Professor Gates (p.10) points out the system of binary opposites that deconstructs the symbolic code imposed by the master over slave, other over self, lord over bondsman, culture over nature, patrilineality over matrilineality (the slave would often only know who his mother was), day over night (which the slave metaphorically owned) and cyclical time over linear time (the slave was not permitted to know his birth date). It is this symbolic code of binary opposites, which made this text an archetype for not only slave chronicles but also for other genres in African American Literature.

Dalit Autobiographies and Canon Formation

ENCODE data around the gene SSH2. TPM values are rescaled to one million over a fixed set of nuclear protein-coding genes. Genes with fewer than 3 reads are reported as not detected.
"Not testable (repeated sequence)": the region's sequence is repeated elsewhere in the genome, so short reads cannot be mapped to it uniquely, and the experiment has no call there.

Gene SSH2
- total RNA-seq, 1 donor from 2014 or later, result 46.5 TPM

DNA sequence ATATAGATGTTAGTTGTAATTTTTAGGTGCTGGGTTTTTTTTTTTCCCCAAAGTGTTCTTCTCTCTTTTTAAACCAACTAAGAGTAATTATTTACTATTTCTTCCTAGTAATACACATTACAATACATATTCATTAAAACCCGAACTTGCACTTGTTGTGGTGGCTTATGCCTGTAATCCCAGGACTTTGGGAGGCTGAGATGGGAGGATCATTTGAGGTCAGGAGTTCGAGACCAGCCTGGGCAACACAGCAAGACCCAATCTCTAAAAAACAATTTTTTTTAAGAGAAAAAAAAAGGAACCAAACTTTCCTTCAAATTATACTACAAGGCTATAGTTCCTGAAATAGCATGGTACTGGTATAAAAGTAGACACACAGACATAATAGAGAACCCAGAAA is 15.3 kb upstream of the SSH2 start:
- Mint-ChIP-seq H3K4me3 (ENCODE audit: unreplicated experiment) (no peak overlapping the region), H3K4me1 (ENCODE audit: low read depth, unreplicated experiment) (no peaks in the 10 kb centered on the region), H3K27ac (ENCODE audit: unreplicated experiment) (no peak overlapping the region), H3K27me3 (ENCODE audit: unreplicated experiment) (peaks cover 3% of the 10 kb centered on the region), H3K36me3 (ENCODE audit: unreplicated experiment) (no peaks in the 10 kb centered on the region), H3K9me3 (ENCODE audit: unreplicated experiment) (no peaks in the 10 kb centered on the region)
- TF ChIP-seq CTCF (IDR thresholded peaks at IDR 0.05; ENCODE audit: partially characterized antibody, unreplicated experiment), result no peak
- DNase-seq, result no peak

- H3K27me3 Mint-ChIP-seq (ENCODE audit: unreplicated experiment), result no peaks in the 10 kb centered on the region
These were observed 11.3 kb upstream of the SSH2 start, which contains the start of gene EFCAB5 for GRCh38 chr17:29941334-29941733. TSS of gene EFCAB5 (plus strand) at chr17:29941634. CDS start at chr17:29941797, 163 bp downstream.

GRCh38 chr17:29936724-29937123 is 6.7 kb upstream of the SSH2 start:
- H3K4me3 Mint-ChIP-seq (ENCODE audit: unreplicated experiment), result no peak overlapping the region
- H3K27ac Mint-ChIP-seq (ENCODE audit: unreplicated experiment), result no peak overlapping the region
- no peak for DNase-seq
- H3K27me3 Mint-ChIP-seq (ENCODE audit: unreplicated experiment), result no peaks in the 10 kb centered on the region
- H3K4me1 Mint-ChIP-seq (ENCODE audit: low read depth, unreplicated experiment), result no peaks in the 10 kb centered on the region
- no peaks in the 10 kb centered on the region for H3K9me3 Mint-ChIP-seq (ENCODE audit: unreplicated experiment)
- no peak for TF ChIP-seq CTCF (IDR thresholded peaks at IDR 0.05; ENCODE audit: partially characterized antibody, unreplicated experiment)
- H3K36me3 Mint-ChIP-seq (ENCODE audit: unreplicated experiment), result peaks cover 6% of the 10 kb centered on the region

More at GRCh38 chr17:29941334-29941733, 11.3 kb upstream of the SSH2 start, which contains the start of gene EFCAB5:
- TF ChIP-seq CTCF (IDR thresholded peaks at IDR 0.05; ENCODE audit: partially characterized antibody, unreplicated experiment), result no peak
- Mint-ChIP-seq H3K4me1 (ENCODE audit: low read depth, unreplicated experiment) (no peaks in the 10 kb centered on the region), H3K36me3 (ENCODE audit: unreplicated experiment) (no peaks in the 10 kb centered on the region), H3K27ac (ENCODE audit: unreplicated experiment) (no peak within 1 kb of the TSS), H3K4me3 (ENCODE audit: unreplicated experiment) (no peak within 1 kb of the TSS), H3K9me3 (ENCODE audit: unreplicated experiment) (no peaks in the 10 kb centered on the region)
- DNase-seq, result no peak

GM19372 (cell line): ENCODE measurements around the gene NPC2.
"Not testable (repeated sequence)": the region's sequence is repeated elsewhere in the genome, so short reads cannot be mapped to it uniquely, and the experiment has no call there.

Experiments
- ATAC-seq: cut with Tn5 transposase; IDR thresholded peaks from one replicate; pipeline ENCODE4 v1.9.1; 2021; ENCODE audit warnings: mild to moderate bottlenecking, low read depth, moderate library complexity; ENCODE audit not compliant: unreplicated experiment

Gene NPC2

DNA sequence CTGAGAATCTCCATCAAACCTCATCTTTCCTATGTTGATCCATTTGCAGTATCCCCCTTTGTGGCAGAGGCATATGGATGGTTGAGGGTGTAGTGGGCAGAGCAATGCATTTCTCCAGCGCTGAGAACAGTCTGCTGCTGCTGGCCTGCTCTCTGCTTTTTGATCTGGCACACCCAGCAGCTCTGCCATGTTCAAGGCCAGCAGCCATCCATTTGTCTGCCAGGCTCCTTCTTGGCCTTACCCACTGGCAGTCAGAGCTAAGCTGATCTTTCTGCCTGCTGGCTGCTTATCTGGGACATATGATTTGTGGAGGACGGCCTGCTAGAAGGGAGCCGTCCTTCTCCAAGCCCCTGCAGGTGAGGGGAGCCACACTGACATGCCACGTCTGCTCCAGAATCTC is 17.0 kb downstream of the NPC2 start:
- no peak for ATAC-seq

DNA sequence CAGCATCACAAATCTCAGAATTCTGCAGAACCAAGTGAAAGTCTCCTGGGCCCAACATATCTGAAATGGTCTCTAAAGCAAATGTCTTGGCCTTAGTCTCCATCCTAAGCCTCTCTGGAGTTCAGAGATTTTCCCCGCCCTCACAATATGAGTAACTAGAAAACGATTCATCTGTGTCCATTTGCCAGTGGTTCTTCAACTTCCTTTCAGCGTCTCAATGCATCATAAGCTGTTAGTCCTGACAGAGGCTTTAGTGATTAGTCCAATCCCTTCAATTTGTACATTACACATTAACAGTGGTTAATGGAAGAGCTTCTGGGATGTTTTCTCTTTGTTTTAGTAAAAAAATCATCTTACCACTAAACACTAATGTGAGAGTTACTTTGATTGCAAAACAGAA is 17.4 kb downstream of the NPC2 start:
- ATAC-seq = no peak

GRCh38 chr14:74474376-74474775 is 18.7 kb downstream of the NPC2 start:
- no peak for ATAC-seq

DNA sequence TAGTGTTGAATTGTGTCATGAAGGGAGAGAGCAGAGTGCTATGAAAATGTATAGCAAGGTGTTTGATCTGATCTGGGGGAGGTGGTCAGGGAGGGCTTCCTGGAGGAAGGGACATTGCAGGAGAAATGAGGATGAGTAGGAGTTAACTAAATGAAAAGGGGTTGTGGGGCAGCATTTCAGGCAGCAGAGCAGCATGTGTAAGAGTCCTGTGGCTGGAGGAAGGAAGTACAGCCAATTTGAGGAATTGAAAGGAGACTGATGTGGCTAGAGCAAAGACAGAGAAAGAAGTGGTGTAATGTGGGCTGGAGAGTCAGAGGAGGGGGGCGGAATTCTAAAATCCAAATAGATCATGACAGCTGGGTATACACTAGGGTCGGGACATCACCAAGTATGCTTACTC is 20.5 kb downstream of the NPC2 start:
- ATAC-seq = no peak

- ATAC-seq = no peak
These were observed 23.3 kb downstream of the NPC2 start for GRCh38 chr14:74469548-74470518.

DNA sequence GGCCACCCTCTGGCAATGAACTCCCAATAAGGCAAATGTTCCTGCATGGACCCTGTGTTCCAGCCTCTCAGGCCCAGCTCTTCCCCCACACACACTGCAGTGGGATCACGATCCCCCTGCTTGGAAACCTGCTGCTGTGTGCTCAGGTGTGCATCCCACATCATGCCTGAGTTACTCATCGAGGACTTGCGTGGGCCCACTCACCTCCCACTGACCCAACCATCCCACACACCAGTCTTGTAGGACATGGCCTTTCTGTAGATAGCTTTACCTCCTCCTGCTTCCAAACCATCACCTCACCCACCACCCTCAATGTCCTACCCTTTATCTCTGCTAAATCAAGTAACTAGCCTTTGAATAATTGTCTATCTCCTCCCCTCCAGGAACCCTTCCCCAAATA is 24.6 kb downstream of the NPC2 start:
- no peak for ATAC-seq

Like the slave narratives in African American literature, the Dalit autobiographies are also a unique product of specific socio-historical circumstances in India. Produced during the time of Dalit awakening in the 1980s, according to Guy Poitevin (2002), these autobiographies are more a social phenomenon than a literary event: a socio-cultural action in the form of literary performance. They are unlike the traditional autobiographies that are written by individuals at the end of their lives, looking back on life with cool composure. The Dalit narrator autobiographer never steps out of his/her historical circumstances, family and community, but constantly speaks for them. If he/she comes out as an individual to speak as part of the structural requirement of the autobiography, it is only to reflect the deplorable conditions that the family/community is forced to live in as humans. Speaking from and for the community, the narrator is in continuous dialogue with the rest of the Hindu society. These texts challenge the Varna system that effectively established, what Ambedkar termed, the “graded inequality”.